It has become a tradition to be honorarily Irish on St. Patrick's Day, regardless of one's ethnic history, and associated oneself with all manner of green-ness. On the annual holiday, one is to wear green, sport green shamrocks, eat green things, and drink green drinks, especially green beer. And according to Scott Roberts' "Complete Listing of National Food Days," March 17 is National Green Beer Day. (It is also National Corned Beef and Cabbage Day, according to The Nibble.) Since beer isn't naturally green in coloration, it needs a bit of help, so here are five ways to make your beer green.
But first: Where did National Green Beer Day come from? Actually, that is not known for certain. However, it is believed (mostly just by this writer) to have derived from a confluence of two things: The aforementioned propensity for St. Patrick's Day revelers to attempt to put a little green in their lives and a tradition -- appropriately called Green Beer Day -- started by the University of Miami (Ohio) in 1952 where students would drink green beer the Thursday before Spring Break. (This year, it was held on a Friday, March 8, according to HerCampus.com.) Arch-rival Ohio University (whose school colors are green and white, as opposed to Miami's red and white), in the spirit of contentiousness, have also celebrated the "holiday" since the 50s (and this year on Wednesday, March 13). Although neither school will formally adopt the tradition, it is celebrated annually by both schools and their alumni. It also gives them a chance to drink green beer twice a year.
But enough history. It's time to something yellow green...
Since certain food dyes have become associated with various disorders and ailments, natural additives to beer (and any other food) has become a popular concern. Jill Ettinger at Organic Authority had these three ways to take your beer from yellow to green.
1. Spirolina. Spirolina is a blue-green algae that's packed with B vitamins and antioxidants. It's been a staple of health-food nuts for years. Not only will it turn your beer green, it just might help ward off that hangover you could possibly acquire from drinking a bit too much 'o the green... beer. Just add between 1/4 to 1/2 teaspoon to a mug of beer.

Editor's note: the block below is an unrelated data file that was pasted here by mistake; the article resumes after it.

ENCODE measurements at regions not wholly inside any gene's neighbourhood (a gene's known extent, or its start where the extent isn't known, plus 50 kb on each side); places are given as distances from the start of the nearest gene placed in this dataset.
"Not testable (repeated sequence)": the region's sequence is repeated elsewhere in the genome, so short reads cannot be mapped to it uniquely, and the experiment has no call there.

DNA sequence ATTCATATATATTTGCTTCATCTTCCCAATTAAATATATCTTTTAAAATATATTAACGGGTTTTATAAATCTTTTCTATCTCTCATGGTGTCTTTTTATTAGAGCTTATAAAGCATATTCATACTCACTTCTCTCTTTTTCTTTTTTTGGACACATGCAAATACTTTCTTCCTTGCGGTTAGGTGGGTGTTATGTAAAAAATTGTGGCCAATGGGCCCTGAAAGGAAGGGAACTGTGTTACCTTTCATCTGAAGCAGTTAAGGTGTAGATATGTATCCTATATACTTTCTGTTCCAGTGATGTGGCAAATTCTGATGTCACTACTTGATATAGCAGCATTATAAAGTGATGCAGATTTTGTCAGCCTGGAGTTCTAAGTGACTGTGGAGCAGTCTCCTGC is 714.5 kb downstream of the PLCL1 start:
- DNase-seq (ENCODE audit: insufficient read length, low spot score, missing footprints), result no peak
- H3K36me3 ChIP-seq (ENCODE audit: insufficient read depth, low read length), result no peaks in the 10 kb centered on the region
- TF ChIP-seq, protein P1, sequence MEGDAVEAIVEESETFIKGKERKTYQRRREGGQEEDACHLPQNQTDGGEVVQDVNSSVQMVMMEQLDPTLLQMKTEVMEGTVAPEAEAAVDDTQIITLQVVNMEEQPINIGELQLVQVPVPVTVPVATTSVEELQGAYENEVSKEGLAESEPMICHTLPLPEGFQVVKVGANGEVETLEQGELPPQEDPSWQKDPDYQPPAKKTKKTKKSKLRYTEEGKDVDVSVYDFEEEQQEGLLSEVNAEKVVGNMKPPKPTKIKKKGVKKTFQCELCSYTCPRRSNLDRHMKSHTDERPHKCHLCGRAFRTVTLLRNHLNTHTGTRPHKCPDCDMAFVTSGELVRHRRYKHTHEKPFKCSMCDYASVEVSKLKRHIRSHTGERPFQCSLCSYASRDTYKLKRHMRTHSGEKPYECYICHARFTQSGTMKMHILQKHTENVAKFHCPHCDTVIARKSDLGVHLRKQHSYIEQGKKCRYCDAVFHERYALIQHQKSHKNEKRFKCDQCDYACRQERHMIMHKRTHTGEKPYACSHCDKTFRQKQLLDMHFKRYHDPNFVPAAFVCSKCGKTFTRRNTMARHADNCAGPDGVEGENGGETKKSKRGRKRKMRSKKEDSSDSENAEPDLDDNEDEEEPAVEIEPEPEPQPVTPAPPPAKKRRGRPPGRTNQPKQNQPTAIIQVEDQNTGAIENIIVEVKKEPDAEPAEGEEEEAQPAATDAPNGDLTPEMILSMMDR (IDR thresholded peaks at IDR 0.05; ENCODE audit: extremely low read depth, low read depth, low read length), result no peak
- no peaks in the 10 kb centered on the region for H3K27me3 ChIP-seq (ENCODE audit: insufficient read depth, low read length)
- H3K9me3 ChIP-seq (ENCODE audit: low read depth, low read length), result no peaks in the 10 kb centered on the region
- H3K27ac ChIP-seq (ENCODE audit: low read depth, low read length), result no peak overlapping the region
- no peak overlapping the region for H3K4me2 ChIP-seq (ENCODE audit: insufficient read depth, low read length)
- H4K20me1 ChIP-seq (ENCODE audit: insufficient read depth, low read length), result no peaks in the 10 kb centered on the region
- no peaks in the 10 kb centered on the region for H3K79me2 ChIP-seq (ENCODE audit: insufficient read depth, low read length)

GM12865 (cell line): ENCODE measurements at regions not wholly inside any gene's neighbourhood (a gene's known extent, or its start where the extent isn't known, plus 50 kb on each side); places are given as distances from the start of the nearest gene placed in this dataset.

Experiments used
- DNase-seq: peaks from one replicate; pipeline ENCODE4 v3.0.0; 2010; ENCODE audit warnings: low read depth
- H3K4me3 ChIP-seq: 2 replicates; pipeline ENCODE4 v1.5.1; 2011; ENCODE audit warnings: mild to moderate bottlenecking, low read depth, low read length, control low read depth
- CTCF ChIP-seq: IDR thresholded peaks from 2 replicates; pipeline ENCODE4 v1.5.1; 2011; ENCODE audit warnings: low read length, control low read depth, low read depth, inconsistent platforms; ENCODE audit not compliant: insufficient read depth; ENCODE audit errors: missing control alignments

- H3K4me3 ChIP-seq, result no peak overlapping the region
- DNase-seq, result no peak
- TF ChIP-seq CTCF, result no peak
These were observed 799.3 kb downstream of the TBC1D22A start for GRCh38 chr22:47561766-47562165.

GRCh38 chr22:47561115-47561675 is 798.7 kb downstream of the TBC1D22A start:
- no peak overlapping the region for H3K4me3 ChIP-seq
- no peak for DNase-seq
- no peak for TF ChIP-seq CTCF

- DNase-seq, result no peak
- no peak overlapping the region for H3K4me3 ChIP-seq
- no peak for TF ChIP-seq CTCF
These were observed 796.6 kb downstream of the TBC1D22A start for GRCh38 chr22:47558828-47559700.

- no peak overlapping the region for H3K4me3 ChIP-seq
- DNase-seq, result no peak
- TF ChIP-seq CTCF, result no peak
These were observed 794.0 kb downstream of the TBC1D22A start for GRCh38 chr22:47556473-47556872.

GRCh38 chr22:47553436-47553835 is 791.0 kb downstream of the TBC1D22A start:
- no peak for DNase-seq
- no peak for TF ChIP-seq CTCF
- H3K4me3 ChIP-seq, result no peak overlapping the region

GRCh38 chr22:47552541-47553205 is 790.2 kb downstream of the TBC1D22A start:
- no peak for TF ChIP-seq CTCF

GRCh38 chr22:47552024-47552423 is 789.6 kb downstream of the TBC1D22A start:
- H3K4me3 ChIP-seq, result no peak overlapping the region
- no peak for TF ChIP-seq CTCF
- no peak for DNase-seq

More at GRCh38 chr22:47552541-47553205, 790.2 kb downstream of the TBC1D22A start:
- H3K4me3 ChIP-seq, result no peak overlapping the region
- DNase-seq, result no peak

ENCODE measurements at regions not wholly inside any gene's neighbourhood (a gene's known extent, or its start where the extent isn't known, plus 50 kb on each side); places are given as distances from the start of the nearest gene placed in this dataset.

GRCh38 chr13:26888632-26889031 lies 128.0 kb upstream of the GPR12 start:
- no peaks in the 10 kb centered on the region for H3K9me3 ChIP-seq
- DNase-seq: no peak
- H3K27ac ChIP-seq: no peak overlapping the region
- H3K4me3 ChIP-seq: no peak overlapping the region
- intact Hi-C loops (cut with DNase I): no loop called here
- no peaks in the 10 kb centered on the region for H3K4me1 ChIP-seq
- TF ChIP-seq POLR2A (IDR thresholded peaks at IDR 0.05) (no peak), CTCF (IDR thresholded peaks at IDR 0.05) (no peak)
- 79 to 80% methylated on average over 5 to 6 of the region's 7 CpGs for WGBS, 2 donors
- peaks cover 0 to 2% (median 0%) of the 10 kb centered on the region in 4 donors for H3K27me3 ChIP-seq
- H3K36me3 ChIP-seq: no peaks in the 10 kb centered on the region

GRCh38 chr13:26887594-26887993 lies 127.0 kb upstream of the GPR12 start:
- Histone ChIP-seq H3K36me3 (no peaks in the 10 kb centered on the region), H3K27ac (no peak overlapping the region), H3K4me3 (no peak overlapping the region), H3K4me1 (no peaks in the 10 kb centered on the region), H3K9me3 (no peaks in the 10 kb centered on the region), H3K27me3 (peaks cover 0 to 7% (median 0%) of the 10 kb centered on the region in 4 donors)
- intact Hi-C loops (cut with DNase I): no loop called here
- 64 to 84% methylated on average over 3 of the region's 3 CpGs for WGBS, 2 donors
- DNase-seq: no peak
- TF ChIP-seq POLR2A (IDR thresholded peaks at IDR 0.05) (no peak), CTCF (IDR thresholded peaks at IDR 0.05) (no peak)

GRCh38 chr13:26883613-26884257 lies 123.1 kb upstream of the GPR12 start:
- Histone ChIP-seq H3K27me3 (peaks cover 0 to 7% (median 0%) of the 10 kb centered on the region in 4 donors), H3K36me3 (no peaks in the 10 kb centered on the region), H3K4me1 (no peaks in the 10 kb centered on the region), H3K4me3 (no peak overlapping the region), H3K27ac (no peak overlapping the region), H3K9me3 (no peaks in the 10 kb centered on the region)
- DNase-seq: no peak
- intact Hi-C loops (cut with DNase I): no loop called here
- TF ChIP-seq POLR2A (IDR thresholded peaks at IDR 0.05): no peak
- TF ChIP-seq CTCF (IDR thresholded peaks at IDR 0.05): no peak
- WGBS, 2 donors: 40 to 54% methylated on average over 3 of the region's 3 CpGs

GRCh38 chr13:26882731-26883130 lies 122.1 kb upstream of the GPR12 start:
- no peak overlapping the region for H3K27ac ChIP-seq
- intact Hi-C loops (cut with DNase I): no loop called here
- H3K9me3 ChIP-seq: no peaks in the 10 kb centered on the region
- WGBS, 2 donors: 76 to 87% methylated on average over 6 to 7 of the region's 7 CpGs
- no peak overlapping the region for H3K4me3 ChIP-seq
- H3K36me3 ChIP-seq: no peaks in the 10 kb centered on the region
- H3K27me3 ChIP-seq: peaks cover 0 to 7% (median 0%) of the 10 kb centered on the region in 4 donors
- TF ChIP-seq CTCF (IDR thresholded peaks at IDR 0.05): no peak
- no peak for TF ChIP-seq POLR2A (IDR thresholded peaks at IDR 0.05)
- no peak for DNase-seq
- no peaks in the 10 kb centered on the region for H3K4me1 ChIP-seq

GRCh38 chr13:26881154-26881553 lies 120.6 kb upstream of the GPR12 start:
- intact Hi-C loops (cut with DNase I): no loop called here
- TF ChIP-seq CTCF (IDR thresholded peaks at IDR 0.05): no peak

2. Powdered Wheatgrass Juice. Another natural additive that is packed with vitamins and minerals, wheatgrass juice will also turn your beer a nice shade of green. A teaspoon of the juice added to a pint will suffice.
3. Organic Food Dyes. There are several organic dyes that can be obtained at health food stores that will work in the achieving of camouflaging your drink for St. Patrick's Day as well.
4. Food Dyes. At MyRecipes, they experimented with both blue and green food dyes. Both worked well to alter the color of the beer to green. However, they also found that the blue dye gave the beer foam a bluish coloration, so there is that to consider. Whichever you choose, 2 drops of dye per beer is recommended.
5. Blue Curacao Liqueur. Petalac at Yahoo Voices provided an interesting twist to the green beer concoction by sharing an old family recipe for the creation of it. A shot of blue caracal, a liqueur made primarily from the peels of the laraha citrus fruit (a cousin of the orange), is suggested. Add to glass or mug prior to pouring oneself a beer. Petalac also cautions that one should be prudent when imbibing the mixture due to its higher alcoholic content.
So there you have it. Five ways to make yourself a green beer. (Of course, as Ettinger points out there's a sixth: You can brew your own using spiraling, but you'd need to get a good head start to have it prepared by National Green Beer Day.)
Remember to drink responsibly. A bit too much and people can turn green as well (figuratively speaking, of course). And if you do happen to quaff a few too many, be sure to arrange for or find a designated driver or hire a cab. Have a happy National Green Beer Day (and St. Patrick's Day).
(photo credit: SpaceAgeSage, Creative Commons)